Grandpa was a racist?
My Grandpa (a WWII veteran, and Goose Hunter), was disgusted by cruelty to animals. Once when talking about bullfighting in Mexico (something he did not approve of) he said, "the Mexican Indians were a dumb race, the Spanish were a cruel race, and you put them together and you have a dumb cruel race". Around the same time (1972) he once gave me the speech about the difference between, "blacks and niggers". Both actions, by today's standards, would be called racist. And the comments certainly weren't racially sensitive (e.g. they were offensive), but was he really a racist? It is a bit more nuanced than what is on the surface.
In the example against Mexicans, it helps to remember that Mexicans aren't really a race -- and he was barbing the culture because of something he found completely offensive. And he employed many Mexicans in some auto-shops he owned with my Uncle. I remember a few times he would explain about treating employees with respect not as servants, or he would chew someone out (even customers) if they were treating any of his employees poorly. He knew everyone by name (say 100 people between 3 shops), and about their personal situations, loaned money if people had a special circumstance, and was generally a good boss that did not treat his employees as inferiors. He often got Christmas gifts, like Tamale's, so his workers seemed to like the old curmudgeon. He had a family house cleaner who was Mexican and part of the family: she was invited to Holidays (Christmas, Thanksgiving, Easter, etc) to come over and eat with our Family (Grandma served and the family cleaned: she was our guest). So while my Grandfather would grouse like Archie Bunker about something stupid that a culture did, he would do that against Italians (my Grandma's culture), Germans (where he came from), Americans, or anything some culture was doing that he didn't like -- but he always treated individuals with the respect they deserved.
Another story I remember him grousing about was about how the toilets in the shops kept getting clogged. Why? Because some of his workers would ignore the toilet paper and use Newspaper instead. When he challenged, one told him, "But Mr. Frank, when we wipe with newspaper, the finger doesn't go through!" He carped over that for days. "You're wiping your ass, not digging to China!".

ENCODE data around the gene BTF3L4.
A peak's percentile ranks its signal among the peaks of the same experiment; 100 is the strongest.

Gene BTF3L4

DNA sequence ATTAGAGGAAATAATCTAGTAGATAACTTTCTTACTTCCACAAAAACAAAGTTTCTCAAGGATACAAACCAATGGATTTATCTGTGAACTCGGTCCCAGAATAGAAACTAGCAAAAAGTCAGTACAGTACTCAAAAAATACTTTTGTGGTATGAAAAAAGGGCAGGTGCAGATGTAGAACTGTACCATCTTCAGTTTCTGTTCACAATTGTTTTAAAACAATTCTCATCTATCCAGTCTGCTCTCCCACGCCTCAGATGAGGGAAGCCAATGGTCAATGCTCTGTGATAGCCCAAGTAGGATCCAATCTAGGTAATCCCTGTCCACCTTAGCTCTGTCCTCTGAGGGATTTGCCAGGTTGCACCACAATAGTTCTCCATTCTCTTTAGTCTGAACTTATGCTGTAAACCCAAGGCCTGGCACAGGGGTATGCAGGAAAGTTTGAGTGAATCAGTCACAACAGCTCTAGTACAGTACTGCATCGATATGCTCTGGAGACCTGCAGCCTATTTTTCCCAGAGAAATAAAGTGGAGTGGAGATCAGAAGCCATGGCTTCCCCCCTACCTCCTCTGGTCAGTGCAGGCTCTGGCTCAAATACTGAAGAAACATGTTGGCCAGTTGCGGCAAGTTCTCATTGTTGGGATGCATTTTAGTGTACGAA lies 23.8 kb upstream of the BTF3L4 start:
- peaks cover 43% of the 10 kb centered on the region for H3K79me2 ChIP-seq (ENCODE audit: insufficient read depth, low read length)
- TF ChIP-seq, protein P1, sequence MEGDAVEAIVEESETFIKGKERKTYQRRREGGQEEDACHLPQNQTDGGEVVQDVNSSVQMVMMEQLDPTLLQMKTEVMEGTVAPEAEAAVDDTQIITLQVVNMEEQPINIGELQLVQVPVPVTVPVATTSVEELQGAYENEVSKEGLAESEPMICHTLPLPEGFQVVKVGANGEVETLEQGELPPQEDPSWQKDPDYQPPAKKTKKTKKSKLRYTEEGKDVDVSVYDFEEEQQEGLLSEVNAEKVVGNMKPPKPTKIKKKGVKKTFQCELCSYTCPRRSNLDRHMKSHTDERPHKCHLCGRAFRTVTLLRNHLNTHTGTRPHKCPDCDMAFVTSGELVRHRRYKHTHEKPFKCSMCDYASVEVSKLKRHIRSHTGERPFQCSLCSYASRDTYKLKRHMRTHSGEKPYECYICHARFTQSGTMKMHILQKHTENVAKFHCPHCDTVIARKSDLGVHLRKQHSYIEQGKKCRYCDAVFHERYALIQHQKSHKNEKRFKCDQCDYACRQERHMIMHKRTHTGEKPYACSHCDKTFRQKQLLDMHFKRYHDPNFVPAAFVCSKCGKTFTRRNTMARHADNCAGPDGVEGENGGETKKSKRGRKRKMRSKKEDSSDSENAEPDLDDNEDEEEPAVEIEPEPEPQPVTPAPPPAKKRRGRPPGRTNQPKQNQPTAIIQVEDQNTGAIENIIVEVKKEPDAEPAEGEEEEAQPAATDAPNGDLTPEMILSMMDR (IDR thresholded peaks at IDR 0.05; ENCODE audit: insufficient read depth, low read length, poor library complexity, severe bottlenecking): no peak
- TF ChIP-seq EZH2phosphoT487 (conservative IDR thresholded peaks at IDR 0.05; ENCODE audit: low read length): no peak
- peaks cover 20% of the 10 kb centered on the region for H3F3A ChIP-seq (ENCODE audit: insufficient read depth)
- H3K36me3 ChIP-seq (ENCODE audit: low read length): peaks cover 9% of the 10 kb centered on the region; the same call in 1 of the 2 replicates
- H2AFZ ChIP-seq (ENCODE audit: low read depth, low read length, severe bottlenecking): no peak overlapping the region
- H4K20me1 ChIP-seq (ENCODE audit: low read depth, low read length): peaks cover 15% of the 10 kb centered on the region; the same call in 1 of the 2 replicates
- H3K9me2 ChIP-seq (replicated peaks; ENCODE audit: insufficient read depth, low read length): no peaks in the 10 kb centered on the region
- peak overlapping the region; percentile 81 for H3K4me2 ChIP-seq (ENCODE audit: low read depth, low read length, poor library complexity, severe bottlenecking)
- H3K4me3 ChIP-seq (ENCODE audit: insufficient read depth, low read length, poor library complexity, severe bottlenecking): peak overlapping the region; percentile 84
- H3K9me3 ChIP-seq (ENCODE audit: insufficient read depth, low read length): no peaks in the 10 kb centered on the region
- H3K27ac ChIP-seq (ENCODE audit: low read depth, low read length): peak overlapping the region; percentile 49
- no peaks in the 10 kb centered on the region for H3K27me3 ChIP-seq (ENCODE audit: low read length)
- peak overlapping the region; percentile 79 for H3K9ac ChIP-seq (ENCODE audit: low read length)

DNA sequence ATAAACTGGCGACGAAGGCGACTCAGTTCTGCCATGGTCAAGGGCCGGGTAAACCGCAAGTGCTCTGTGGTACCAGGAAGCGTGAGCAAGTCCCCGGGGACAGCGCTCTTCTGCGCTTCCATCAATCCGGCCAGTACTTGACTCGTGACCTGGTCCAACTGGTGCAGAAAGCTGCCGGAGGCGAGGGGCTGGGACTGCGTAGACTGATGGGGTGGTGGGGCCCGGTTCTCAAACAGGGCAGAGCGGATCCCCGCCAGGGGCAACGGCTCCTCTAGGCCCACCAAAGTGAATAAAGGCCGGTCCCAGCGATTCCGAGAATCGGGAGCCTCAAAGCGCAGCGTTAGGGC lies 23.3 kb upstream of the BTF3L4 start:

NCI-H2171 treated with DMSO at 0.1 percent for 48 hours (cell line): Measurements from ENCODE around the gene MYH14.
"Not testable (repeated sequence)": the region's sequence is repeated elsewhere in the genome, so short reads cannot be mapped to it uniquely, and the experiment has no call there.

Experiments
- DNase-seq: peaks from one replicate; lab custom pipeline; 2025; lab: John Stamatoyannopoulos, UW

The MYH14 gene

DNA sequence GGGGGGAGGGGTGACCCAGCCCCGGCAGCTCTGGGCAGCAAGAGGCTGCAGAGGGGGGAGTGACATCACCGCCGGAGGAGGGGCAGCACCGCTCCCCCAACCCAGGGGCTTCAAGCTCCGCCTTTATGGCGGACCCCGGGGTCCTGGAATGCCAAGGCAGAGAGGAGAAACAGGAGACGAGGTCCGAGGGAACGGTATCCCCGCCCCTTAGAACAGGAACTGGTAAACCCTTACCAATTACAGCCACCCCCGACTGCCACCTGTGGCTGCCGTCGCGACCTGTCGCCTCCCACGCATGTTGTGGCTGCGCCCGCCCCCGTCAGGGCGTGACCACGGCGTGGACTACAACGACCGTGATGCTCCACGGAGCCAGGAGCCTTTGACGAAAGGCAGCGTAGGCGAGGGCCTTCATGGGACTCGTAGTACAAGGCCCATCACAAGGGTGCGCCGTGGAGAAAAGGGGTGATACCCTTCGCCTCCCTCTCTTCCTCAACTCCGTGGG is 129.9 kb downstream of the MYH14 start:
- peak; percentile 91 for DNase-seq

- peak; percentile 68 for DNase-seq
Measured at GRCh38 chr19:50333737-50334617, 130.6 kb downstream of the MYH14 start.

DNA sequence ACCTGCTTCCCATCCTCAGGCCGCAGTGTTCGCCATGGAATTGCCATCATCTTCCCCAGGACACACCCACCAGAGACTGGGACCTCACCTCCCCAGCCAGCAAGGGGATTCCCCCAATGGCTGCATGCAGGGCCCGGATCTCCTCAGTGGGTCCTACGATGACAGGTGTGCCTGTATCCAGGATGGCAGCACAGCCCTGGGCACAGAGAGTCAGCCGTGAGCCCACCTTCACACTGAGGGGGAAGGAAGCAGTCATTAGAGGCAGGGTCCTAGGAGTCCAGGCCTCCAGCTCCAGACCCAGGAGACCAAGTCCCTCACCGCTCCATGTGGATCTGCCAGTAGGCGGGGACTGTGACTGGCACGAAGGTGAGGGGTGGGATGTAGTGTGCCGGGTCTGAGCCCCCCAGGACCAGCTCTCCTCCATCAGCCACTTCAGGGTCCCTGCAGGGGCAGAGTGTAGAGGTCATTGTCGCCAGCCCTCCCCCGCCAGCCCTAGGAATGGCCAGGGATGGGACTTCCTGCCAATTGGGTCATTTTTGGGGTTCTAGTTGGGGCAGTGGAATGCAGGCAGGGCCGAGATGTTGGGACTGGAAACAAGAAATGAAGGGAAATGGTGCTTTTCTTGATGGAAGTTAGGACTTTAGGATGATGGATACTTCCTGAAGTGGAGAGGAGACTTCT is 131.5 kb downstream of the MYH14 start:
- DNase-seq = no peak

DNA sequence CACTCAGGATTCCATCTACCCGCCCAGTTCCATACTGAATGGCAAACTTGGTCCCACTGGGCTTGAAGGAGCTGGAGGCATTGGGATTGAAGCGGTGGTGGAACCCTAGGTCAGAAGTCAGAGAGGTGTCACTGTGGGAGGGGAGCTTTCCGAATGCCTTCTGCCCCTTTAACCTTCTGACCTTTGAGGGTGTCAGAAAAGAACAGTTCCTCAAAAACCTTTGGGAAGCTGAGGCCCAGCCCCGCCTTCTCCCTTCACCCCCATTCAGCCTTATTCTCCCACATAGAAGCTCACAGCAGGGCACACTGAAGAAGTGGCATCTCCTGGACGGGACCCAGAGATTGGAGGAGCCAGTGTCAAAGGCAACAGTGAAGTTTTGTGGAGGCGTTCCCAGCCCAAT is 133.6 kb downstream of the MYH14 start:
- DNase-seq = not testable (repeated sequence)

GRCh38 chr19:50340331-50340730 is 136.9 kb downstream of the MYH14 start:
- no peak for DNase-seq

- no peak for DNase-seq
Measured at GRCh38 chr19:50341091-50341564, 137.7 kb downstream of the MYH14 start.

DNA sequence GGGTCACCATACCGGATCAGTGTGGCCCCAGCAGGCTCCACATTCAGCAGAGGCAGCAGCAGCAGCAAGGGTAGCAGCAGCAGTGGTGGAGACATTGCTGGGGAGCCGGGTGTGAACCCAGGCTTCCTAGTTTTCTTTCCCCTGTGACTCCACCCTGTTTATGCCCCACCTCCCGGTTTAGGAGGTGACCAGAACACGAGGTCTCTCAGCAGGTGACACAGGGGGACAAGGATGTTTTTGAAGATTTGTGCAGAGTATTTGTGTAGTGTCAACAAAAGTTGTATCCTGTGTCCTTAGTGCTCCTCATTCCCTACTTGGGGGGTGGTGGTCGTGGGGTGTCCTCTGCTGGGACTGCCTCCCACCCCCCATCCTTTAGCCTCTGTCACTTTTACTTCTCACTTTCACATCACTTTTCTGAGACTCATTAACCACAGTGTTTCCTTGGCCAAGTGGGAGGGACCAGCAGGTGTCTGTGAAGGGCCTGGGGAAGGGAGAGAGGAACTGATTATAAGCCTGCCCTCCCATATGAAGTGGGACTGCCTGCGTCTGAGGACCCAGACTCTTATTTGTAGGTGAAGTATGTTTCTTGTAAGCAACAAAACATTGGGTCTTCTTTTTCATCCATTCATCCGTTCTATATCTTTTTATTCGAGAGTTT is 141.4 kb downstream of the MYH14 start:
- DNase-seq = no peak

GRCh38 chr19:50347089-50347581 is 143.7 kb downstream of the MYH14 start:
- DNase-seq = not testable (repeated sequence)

The same with the black thing -- even his explanation as I remember it (from when I was around 8 or 9 years old), was that there are many good law-abiding black men, being treated unfairly because of the color of their skin (he hated that injustice). And then there are ghetto niggers, who are thugs/thieves, gang members, make babies and leaving their women, and are contributing nothing to the world. His lesson was about distinguishing between the two.
As for the defense, "I can't be a racist, because some of my friends are black", it applied there too. He had a black hunting buddy, and some in his lodge/clubs, and my uncle had a black business partner that was also welcome in our house -- and nobody insulted his buddies without getting his wrath. As a golf fan, Tiger Woods was one of his favorite players because he was breaking new ground. I remember him talking about Sinatra standing up against the Sands Hotel for denying Sammy Davis Jr. his own suite. So no matter how his lesson was presented, it was actually about NOT judging someone by the color of their skin or their culture (even if he said it a caustic way). But if someone earned ridicule/scorn because of their actions, then he'd judge/ridicule the shit out of their actions.
So was my Grandfather a racist?
To snowflakes raised with cultural sensitivity above sanity, I'm sure he was. But to those that knew his character? I don't think so.
While he had strong political feelings about the contributions of America to the world, and felt many other countries/cultures were failing to live up to their potential, he would as readily bitch about our own when he didn't like something. So he certainly bitched about any whites that he didn't like and would insult their nations of origin as well. So early on, I figured out that while he used race as shorthand, his lessons and life were always exemplified by treating the individuals as individuals, and NOT the group they belonged to. And while he was hard on many groups, he wasn't softer or harder on a group because of race: but based on the action that he was complaining about. That made him less racist to me than someone who supports race-based quotas, or thinks some language should be reserved for some races (like the use of the N-word being OK if you're black). For me, the actions will always matter more than the words or the delivery: and his actions were of someone that would give an individual a chance before judging them based on their group.